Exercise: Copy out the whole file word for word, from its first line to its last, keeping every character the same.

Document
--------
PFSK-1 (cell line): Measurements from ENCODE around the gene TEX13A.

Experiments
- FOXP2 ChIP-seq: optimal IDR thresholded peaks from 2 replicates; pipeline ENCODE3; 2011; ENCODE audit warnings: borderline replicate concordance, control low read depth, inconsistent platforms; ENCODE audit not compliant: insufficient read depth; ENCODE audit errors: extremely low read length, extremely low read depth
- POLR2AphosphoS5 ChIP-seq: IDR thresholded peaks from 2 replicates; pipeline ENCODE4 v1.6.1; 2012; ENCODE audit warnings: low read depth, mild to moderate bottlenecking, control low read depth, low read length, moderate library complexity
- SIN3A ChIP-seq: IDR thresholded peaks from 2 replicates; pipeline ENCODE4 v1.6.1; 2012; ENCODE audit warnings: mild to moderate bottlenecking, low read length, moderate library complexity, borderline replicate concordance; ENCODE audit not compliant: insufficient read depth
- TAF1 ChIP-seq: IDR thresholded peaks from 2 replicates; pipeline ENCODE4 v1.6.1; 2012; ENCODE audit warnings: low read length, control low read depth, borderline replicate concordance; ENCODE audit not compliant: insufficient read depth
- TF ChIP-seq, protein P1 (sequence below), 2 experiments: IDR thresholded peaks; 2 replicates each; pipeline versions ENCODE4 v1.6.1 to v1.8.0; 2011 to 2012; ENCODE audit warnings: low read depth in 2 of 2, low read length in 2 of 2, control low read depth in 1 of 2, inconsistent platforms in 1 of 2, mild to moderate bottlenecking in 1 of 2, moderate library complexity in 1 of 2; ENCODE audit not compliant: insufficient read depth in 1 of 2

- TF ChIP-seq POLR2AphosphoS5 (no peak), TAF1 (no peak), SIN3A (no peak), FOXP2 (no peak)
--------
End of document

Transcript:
PFSK-1 (cell line): Measurements from ENCODE around the gene TEX13A.

Experiments
- FOXP2 ChIP-seq: optimal IDR thresholded peaks from 2 replicates; pipeline ENCODE3; 2011; ENCODE audit warnings: borderline replicate concordance, control low read depth, inconsistent platforms; ENCODE audit not compliant: insufficient read depth; ENCODE audit errors: extremely low read length, extremely low read depth
- POLR2AphosphoS5 ChIP-seq: IDR thresholded peaks from 2 replicates; pipeline ENCODE4 v1.6.1; 2012; ENCODE audit warnings: low read depth, mild to moderate bottlenecking, control low read depth, low read length, moderate library complexity
- SIN3A ChIP-seq: IDR thresholded peaks from 2 replicates; pipeline ENCODE4 v1.6.1; 2012; ENCODE audit warnings: mild to moderate bottlenecking, low read length, moderate library complexity, borderline replicate concordance; ENCODE audit not compliant: insufficient read depth
- TAF1 ChIP-seq: IDR thresholded peaks from 2 replicates; pipeline ENCODE4 v1.6.1; 2012; ENCODE audit warnings: low read length, control low read depth, borderline replicate concordance; ENCODE audit not compliant: insufficient read depth
- TF ChIP-seq, protein P1 (sequence below), 2 experiments: IDR thresholded peaks; 2 replicates each; pipeline versions ENCODE4 v1.6.1 to v1.8.0; 2011 to 2012; ENCODE audit warnings: low read depth in 2 of 2, low read length in 2 of 2, control low read depth in 1 of 2, inconsistent platforms in 1 of 2, mild to moderate bottlenecking in 1 of 2, moderate library complexity in 1 of 2; ENCODE audit not compliant: insufficient read depth in 1 of 2

- TF ChIP-seq POLR2AphosphoS5 (no peak), TAF1 (no peak), SIN3A (no peak), FOXP2 (no peak)